What humans want, in an automated vehicle

November 8, 2019
Professors Lionel Robert and X. Jessie Yang stand in front of an autonomous vehicle at Mcity, an autonomous vehicle testing ground. Photo: Jeffrey M. Smith/School of Information.

Agreeable, conscientious, and stable. These are three human personality traits that, it turns out, we want to see in our driverless cars regardless of whether we possess them ourselves, according to a new study from the University of Michigan.

The researchers set out to examine how a person’s perception of safety in an autonomous vehicle was influenced by the degree to which the vehicle and the rider seemed to share certain “personality” traits.

Continue reading ⇒

Roofing drone nails down shingles

September 23, 2019
The roofing octocopter, equipped with a nail gun, is parked near the mock roof. By setting the wooden panel at different inclines, the researchers simulated roofs with different slopes. Image credit: Matthew Romano, Michigan Robotics.

An octocopter capable of attaching asphalt shingles to roofs with a nail gun has been demonstrated at the University of Michigan’s M-Air, an outdoor autonomous system testing lab.

This aerial vehicle can position the nail gun, place the nail, and move to the next point without needing a human at the controls.

“For me, the biggest excitement of this work is in recognizing that autonomous, useful, physical interaction and construction tasks are possible with drones,” said Ella Atkins, a professor of aerospace engineering and robotics.

Continue reading ⇒

How can autonomous cars best communicate with drivers?

June 24, 2019
Laboratory simulation of urban, highway and rural route driving at the U-M Transportation Research Institute. Image courtesy: UMTRI.

When working with others, clearly communicating expectations, tasks, and progress can alleviate many issues common in teamwork. What if the teammate is not another human, however, but an autonomous system helping you drive? Do drivers still want to be kept in the loop of a car’s intentions and actions?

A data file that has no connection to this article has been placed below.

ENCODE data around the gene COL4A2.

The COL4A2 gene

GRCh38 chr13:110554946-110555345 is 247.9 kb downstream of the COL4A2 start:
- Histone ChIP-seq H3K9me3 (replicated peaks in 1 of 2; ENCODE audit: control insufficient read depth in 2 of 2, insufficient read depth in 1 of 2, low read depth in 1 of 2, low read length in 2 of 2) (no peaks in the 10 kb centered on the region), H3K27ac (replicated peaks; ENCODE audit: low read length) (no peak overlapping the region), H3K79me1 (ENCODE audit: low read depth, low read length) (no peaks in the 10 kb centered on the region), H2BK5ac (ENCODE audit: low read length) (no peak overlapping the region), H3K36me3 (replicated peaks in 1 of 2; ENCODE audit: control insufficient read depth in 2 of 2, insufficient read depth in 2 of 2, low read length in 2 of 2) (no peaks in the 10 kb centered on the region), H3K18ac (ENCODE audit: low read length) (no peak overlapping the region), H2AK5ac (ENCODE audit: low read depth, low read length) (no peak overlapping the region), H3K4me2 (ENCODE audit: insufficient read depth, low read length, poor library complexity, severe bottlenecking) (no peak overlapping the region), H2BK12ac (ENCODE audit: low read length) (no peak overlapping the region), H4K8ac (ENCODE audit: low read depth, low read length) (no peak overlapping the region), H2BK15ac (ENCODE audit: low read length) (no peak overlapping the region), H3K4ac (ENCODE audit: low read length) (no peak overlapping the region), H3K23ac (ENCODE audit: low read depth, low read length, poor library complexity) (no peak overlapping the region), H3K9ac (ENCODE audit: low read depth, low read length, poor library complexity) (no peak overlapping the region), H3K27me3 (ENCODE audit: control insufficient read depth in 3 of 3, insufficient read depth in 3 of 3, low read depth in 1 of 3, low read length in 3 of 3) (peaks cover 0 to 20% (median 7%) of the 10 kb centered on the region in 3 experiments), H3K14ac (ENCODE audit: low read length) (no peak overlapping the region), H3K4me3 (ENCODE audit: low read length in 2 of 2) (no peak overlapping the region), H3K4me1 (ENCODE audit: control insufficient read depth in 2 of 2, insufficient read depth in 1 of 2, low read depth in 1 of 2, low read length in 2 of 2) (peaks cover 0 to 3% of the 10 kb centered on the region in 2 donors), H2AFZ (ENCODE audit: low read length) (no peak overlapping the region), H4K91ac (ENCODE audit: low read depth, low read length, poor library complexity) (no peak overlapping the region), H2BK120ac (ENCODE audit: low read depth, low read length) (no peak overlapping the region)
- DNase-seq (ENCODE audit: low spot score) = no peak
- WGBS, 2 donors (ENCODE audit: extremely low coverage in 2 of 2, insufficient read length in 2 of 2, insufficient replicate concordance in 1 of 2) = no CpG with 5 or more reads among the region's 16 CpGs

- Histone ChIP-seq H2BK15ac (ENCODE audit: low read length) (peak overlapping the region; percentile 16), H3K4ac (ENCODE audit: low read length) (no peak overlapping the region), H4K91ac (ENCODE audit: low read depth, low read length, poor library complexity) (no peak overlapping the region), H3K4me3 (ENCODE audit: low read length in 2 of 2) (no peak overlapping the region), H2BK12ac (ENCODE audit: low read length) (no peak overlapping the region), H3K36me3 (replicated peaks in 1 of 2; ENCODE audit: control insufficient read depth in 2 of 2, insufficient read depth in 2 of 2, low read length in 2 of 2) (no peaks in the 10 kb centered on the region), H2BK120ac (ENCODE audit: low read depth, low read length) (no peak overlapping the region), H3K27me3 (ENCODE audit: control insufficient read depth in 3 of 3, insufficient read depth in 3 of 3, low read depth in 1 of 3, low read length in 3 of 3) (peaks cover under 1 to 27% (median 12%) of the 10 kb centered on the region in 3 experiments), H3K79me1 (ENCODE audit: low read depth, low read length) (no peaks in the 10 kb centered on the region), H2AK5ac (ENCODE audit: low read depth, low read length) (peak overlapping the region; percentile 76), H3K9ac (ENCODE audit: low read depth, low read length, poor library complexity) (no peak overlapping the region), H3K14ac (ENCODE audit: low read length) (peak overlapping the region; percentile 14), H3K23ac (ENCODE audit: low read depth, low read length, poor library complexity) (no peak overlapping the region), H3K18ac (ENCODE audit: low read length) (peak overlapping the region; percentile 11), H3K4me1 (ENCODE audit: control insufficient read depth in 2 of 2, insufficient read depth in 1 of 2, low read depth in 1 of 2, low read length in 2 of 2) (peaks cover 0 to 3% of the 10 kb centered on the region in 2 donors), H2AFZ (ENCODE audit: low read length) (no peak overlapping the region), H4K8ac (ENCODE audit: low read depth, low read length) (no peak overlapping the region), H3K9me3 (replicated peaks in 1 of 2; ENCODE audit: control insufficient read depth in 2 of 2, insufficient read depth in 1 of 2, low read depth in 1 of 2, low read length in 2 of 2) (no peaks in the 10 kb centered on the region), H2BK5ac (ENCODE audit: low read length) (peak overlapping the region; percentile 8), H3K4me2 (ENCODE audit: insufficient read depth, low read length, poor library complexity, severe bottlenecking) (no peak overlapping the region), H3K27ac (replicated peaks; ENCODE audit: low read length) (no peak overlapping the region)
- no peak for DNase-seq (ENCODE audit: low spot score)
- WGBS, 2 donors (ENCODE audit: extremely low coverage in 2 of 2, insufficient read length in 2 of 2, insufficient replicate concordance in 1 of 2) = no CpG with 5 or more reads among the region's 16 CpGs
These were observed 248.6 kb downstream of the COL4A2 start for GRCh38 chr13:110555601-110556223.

To help answer this question, researchers at the University of Michigan led a study that put drivers in a simulation with a talking autonomous vehicle. The findings can help those who are designing autonomous vehicles to make sure drivers will adopt the autonomy and realize their safety benefits.

Continue reading ⇒

A2Sys Lab takes first in firefighting drone competition

April 2, 2019
A2Sys Lab poses with award money
Ella Atkins, Jeremy Castagno, Prince Kuevor, and Matthew Romano won the 2019 Swarm & Search AI Challenge held in Dayton, Ohio over March 29-31, 2019. Photo courtesy A2Sys Lab.

Last year, California experienced the single largest wildfire in its recorded history, a wildfire in Greece killed 100, and wildfires in the British Columbia surpassed the historic proportions seen only the year before. Water and firebreaks can fight immediate threats, but improved mapping and better planning in deploying such resources can maximize impact and minimize risk, reducing the impact of fires over an entire season.

One way to improve mapping and firefighting plans? Unmanned aerial vehicles (UAVs) and algorithms that allow them to operate autonomously.

Continue reading ⇒

Building trust between driverless car and driver

March 14, 2019
an obstacle in the road during a driving simulator
An upcoming obstacle sits in the road during a driving simulation that explores how drivers trust autonomous driving systems. Courtesy Lionel Robert.

If a driver does not trust an autonomous driving system, letting the computer take control can be as daunting as letting a teenager take the wheel. While not trusting a new driver might cause passengers to slam a phantom brake pedal or white-knuckle an arm rest, a driver who does not trust driverless systems might miss out on important safety benefits or even, as autonomous system advance, the ability to complete other tasks.

To improve trust in autonomous systems, researchers at the University of Michigan conducted virtual driving trials that found that the more information an automated driving system communicated about upcoming situations, the higher the level of trust a driver had in the system, and the better the driver performed on a task other than driving.

Continue reading ⇒